Date of Award
College or School
Program or Major
Master of Science
Pamela P. DiNapoli
Background: Regular hand washing is recognized as the most effective means to combat the spread of infectious illness; however hand washing behavior amongst health care workers (HCW’s) is inconsistent. Furthermore, measurement of hand washing behavior is subject to bias.
Aim: This quality improvement project aimed to remove the Hawthorne effect and improve the behavior of HH at Concord Hospital.
Methods: A quasi-experimental, pre-posttest design was used to evaluate HH rates on a 32 bed med-surge unit at Concord Hospital. Baseline data was collected for 30 days by asking patients if they had seen or heard staff cleaning their hands. Using Lewin’s change theory and the hospitals quality improvement model, data were presented to staff, motivating them to seek out new ways to improve HH on the unit. “Be SEEN and HEARD Being Clean,” was implemented, followed by post intervention data collection.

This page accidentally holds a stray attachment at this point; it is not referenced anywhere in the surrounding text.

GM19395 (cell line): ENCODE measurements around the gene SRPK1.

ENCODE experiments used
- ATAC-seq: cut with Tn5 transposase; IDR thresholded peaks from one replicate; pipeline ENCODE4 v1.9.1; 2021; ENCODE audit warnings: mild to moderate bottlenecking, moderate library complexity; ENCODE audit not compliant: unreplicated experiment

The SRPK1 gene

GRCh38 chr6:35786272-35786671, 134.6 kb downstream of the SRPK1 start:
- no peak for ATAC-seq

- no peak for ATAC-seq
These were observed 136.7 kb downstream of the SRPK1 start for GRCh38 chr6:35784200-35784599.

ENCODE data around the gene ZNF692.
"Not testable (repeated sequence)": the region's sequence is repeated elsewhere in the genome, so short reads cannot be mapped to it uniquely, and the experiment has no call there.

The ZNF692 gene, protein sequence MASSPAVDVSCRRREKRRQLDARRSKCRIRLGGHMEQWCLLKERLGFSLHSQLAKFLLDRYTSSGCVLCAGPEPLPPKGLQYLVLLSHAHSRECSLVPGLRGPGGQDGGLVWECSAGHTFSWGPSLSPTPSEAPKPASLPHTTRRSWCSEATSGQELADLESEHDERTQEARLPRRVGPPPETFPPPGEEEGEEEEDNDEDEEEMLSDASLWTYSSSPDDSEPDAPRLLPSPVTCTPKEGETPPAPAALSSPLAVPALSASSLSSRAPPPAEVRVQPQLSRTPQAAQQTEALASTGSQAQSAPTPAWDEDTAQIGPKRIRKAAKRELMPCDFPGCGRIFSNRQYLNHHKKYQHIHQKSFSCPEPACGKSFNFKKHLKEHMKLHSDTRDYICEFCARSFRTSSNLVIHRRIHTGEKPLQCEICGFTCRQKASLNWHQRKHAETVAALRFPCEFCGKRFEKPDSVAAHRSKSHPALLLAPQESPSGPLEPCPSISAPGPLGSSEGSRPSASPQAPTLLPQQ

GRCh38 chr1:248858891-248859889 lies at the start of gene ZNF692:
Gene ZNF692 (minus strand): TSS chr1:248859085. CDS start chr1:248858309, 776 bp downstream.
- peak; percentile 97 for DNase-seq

Results: Sixty-five percent of patients reported seeing or hearing staff perform HH before the intervention, and 93% reported observations of HH after the intervention (p <.001). Staff reported being more aware of personal HH behavior after the intervention.
Conclusion and Implications for the CNL: To our knowledge, this is the first study to modify the behavior of HCW HH in an inpatient setting through incorporating a verbal message. Incorporating an auditory cue may lead to a memory formation and increased ability to recall events at a later date. This multimodal approach to HH; 1) engages the patient, while removing the burden placed on them to question HCW’s behavior, and 2) increases staff awareness of personal HH behavior
Pinkham, Ashley, "Be Seen and Heard Being Clean: A Patient-Centered Approach to Hand Hygiene at Concord Hospital" (2015). Master's Theses and Capstones. 17.